The March of the Anti-Women Women (Sigh, More Name-Calling.)

Debbie Wasserman Schultz should really know better. Calling Republicans “anti-women” is such a lazy and tired slander.

Some of her (female, Republican) colleagues — Cathy McMorris Rodgers (R-WA) and U.S. Representatives Marsha Blackburn (R-TN), Sandy Adams (R-FL), Michele Bachmann (R-MN), Judy Biggert (R-IL), Diane Black (R-TN), Ann Marie Buerkle (R-NY), Shelley Moore Capito (R-WV), Renee Ellmers (R-NC), Vicky Hartzler (R-MO), Nan Hayworth (R-NY), Lynn Jenkins (R-KS), Cynthia Lummis (R-WY), Mary Bono Mack (R-CA), Candice Miller (R-MI), Martha Roby (R-AL), and Ileana Ros-Lehtinen — respond:

“Apparently it’s open season on Republican women.  Between Ed Schultz’s tasteless insult of a conservative woman radio host, and Congresswoman Wasserman Schultz’s comments that the Republican Party is ‘anti-women,’ the tone in Washington, D.C. has reached a new low.  

“Debbie’s accusations are baseless and inaccurate.  Republican women fight every day for the women who can’t start a business because of burdensome taxes and regulations, for the women who worry that we are capping their children’s future and trading it to China in exchange for cheap loans, for the women who deserve to make their own health care choices, and for this year’s young women graduates who are entering a job market stagnated by Washington-driven uncertainty.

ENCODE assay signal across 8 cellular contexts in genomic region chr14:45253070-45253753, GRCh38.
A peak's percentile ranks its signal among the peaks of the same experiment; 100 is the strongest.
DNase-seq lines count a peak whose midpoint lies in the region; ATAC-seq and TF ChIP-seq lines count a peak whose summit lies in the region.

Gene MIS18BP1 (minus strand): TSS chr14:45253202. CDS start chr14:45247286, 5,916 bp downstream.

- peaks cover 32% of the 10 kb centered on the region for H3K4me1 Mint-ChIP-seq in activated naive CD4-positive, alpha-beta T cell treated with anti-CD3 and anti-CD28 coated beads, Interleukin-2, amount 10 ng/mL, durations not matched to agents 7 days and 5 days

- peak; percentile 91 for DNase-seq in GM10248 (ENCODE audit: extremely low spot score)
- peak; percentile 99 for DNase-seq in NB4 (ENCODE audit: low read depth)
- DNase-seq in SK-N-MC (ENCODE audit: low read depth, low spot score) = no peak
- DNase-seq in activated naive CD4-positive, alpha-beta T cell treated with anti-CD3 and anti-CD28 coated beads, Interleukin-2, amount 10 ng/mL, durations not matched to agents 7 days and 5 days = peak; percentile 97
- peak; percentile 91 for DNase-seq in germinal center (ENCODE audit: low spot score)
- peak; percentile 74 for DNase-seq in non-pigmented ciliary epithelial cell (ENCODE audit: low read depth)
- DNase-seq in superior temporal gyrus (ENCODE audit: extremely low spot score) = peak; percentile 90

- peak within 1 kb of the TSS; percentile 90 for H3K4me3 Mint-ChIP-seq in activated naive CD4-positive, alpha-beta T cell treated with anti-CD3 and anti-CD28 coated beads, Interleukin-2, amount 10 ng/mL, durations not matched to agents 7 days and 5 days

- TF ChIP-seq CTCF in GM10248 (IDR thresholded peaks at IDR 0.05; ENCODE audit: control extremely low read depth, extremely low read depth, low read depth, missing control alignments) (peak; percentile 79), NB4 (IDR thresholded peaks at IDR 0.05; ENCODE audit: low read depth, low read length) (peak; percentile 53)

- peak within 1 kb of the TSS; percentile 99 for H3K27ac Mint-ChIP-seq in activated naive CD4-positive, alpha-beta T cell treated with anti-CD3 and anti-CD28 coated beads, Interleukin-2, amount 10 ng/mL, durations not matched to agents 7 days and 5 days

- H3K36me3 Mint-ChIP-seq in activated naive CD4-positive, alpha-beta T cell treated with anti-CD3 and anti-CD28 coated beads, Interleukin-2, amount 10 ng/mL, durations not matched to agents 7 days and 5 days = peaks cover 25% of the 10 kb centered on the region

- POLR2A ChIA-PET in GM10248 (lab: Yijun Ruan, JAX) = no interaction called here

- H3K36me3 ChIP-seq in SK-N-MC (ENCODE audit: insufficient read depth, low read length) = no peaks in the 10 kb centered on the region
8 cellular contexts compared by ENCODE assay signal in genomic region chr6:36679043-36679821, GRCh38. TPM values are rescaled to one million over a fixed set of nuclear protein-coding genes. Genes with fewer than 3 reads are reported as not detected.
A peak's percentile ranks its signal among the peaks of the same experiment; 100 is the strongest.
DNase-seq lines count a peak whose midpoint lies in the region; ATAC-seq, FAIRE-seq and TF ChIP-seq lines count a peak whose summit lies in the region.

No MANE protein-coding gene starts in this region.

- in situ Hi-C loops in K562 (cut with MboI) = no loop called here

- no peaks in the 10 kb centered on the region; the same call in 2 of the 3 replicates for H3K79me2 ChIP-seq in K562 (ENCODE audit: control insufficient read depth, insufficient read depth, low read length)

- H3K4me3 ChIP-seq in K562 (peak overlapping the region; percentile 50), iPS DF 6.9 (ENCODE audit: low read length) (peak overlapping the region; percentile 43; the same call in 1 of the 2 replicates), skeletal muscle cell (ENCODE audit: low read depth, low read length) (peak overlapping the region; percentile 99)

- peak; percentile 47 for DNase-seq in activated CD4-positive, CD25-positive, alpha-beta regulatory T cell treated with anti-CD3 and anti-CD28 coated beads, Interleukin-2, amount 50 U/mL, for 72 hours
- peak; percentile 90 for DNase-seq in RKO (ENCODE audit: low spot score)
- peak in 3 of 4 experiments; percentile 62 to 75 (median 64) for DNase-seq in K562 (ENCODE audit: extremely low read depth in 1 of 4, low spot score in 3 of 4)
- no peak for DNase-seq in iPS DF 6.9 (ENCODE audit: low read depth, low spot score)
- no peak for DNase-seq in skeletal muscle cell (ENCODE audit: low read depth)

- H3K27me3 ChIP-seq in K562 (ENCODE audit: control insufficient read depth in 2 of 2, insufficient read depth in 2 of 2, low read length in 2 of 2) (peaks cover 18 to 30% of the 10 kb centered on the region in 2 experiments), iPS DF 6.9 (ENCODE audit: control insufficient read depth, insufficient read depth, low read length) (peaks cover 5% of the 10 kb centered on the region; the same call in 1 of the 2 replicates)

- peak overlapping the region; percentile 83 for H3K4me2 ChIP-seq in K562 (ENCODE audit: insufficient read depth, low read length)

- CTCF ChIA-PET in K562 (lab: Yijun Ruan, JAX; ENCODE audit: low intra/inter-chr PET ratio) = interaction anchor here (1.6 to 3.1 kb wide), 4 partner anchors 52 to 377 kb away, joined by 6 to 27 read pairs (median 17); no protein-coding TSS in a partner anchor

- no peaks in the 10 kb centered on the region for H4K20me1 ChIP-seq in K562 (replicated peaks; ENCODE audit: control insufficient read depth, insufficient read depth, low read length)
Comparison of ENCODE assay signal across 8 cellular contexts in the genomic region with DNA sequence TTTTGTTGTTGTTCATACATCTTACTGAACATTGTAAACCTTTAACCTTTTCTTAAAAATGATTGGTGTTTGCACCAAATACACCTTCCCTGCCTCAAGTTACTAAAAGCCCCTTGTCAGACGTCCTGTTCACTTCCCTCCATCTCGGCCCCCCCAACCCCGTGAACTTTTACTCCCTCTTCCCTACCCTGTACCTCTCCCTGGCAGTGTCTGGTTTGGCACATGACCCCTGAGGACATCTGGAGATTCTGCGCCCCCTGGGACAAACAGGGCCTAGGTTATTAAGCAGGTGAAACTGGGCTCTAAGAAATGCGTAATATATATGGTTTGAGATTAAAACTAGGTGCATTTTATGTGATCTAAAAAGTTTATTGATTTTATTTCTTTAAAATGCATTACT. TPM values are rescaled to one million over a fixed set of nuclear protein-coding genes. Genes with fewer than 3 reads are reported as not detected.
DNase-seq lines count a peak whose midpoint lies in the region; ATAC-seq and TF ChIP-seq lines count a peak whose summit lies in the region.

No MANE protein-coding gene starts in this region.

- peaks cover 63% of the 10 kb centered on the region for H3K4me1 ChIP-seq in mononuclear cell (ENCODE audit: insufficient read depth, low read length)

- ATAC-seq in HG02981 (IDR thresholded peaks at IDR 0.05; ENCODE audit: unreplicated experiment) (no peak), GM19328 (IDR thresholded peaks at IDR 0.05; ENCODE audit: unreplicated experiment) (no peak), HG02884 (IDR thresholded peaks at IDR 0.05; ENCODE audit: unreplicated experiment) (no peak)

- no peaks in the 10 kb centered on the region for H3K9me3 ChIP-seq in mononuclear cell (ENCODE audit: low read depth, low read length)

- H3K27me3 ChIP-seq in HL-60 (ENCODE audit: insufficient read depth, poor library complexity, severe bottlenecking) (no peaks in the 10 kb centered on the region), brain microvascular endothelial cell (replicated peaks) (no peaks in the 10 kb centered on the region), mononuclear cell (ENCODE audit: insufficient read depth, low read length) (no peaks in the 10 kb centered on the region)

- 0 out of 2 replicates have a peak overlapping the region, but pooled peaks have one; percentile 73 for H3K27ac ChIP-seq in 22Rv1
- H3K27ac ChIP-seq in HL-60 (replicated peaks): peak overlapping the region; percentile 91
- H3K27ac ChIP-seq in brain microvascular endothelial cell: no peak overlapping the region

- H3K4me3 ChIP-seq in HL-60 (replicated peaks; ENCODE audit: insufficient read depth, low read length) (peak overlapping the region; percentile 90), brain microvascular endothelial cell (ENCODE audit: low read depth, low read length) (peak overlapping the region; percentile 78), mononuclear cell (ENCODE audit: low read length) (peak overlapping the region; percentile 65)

“It’s disappointing that Democrats would rather call names and use such divisive language than find areas where we can work together on behalf of American women and families.” 

Kathryn Jean Lopez — Kathryn Jean Lopez is a senior fellow at the National Review Institute and an editor-at-large of National Review. Sign up for her weekly NRI newsletter here. This column is based on one available through Andrews McMeel Universal’s Newspaper Enterprise Association.

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